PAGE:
Saying goodbye to Sizzle at the Firehouse


Saying Goodbye to Sea Biscuit at the Firehouse


And then my day got even better because the SloBo’s arrived! Tater, Apocalypse and Alladin arrived, having hiked a not-very-SloBo-like 20 miles to get here. Yay! We gave eachother big sweaty hugs and all set up camp together by the stinky pit toilets, taking care to avoid the Poodle Dog Bush that seems to grow all over this area.
We are planning to hike the next three days together into Agua Dulce which I’m very much looking forward to.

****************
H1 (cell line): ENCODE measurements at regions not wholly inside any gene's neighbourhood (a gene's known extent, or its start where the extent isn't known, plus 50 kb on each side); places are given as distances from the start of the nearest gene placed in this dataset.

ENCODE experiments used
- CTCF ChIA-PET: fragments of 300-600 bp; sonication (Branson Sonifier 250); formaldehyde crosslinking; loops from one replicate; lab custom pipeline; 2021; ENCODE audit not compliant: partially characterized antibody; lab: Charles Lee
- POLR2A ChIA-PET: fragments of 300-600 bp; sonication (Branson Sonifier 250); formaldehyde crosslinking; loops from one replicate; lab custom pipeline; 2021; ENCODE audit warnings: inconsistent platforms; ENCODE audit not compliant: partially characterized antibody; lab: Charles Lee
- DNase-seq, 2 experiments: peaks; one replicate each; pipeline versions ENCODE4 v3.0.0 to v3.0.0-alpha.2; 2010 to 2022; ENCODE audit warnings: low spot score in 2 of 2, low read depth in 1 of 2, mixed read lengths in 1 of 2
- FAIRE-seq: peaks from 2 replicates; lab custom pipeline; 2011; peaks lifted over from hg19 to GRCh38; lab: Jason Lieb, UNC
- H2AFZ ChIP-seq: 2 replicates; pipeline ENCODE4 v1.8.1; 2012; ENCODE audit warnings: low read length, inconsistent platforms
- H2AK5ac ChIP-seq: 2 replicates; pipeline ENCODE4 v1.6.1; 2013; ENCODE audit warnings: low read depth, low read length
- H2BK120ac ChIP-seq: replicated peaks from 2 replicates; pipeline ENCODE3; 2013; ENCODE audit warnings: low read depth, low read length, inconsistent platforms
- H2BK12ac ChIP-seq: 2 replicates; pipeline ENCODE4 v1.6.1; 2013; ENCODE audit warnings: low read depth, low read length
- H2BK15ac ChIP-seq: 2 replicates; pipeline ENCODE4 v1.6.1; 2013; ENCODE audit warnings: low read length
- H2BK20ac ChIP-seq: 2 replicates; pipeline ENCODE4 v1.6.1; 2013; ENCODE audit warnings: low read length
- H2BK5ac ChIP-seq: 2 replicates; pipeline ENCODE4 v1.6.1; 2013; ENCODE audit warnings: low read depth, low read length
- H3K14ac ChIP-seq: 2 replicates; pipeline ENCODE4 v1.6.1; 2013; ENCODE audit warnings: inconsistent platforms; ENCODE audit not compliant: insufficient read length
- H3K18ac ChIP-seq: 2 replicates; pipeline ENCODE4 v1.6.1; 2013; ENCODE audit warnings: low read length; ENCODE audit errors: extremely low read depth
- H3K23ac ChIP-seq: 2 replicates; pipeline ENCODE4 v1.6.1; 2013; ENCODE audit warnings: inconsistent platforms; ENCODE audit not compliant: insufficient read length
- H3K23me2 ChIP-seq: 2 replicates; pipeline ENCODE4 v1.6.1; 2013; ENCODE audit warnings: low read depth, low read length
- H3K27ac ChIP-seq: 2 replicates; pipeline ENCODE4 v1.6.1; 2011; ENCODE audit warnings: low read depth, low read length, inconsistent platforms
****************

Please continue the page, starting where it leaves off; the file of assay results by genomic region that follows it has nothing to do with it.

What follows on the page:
Cooking Dinner with the SloBo’s: Potato Volcano (Tater), Dr. Pain, Apocalypse, Alladin


And now to catch up on my sleep. Let’s hope these earplugs can block out some of the highway traffic. Except that I’m hungry again so maybe I’ll eat a little snack first. 

Ok I just ate a Blueberry Crisp Clif Bar while laying down in my tent with my head on my pillow and my eyes closed. This seems like a great way to choke to death but I seem to be doing this a lot lately. Hm.

The Stinky Pit Toilet at the Mill Creek Picnic Area. The Second Grossest Toilet on the PCT So Far

4 thoughts on “PCT Day 36 – Friday May 19

  1. Katie,